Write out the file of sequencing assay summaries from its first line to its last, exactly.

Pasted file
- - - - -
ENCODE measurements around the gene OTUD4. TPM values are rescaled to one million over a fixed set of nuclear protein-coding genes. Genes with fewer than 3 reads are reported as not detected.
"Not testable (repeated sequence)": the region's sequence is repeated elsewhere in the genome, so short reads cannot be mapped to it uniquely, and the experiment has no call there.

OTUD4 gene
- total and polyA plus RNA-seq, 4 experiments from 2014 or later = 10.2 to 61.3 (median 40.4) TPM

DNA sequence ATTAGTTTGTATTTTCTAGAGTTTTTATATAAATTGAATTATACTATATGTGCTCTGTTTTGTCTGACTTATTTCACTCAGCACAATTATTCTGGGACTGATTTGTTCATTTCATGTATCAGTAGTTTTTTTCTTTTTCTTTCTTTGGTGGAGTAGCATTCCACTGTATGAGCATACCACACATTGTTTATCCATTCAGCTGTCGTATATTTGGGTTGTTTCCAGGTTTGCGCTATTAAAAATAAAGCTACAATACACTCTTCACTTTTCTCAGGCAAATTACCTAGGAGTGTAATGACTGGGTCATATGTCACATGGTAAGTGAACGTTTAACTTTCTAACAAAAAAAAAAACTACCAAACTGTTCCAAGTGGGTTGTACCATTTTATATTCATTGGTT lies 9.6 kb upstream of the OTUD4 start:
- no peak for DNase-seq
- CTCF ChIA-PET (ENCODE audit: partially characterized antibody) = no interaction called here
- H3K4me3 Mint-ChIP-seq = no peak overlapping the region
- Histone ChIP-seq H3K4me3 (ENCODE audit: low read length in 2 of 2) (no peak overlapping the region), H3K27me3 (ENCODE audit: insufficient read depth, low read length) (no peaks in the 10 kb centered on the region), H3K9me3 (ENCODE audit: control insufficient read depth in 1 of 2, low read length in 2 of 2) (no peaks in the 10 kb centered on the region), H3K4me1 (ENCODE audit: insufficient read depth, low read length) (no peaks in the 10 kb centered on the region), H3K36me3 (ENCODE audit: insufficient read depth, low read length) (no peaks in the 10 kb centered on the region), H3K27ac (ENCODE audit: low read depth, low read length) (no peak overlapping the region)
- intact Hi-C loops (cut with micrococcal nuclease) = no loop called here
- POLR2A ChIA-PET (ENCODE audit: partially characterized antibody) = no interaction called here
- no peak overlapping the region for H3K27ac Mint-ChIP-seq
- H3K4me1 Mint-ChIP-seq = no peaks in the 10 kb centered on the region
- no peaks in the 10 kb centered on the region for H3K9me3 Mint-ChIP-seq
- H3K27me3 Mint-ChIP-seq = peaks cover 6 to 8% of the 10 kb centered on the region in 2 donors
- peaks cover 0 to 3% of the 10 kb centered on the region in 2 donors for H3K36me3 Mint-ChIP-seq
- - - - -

ENCODE measurements around the gene OTUD4. TPM values are rescaled to one million over a fixed set of nuclear protein-coding genes. Genes with fewer than 3 reads are reported as not detected.
"Not testable (repeated sequence)": the region's sequence is repeated elsewhere in the genome, so short reads cannot be mapped to it uniquely, and the experiment has no call there.

OTUD4 gene
- total and polyA plus RNA-seq, 4 experiments from 2014 or later = 10.2 to 61.3 (median 40.4) TPM

DNA sequence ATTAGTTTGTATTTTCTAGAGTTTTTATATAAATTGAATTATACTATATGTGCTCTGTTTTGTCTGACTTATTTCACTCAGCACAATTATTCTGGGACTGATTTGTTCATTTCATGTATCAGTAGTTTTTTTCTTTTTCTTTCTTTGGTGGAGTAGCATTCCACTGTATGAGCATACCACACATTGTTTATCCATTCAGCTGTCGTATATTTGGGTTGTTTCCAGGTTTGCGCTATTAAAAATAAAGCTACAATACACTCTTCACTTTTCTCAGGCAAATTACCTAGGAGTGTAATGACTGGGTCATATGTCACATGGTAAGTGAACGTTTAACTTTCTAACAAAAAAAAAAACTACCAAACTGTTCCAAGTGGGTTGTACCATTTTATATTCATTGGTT lies 9.6 kb upstream of the OTUD4 start:
- no peak for DNase-seq
- CTCF ChIA-PET (ENCODE audit: partially characterized antibody) = no interaction called here
- H3K4me3 Mint-ChIP-seq = no peak overlapping the region
- Histone ChIP-seq H3K4me3 (ENCODE audit: low read length in 2 of 2) (no peak overlapping the region), H3K27me3 (ENCODE audit: insufficient read depth, low read length) (no peaks in the 10 kb centered on the region), H3K9me3 (ENCODE audit: control insufficient read depth in 1 of 2, low read length in 2 of 2) (no peaks in the 10 kb centered on the region), H3K4me1 (ENCODE audit: insufficient read depth, low read length) (no peaks in the 10 kb centered on the region), H3K36me3 (ENCODE audit: insufficient read depth, low read length) (no peaks in the 10 kb centered on the region), H3K27ac (ENCODE audit: low read depth, low read length) (no peak overlapping the region)
- intact Hi-C loops (cut with micrococcal nuclease) = no loop called here
- POLR2A ChIA-PET (ENCODE audit: partially characterized antibody) = no interaction called here
- no peak overlapping the region for H3K27ac Mint-ChIP-seq
- H3K4me1 Mint-ChIP-seq = no peaks in the 10 kb centered on the region
- no peaks in the 10 kb centered on the region for H3K9me3 Mint-ChIP-seq
- H3K27me3 Mint-ChIP-seq = peaks cover 6 to 8% of the 10 kb centered on the region in 2 donors
- peaks cover 0 to 3% of the 10 kb centered on the region in 2 donors for H3K36me3 Mint-ChIP-seq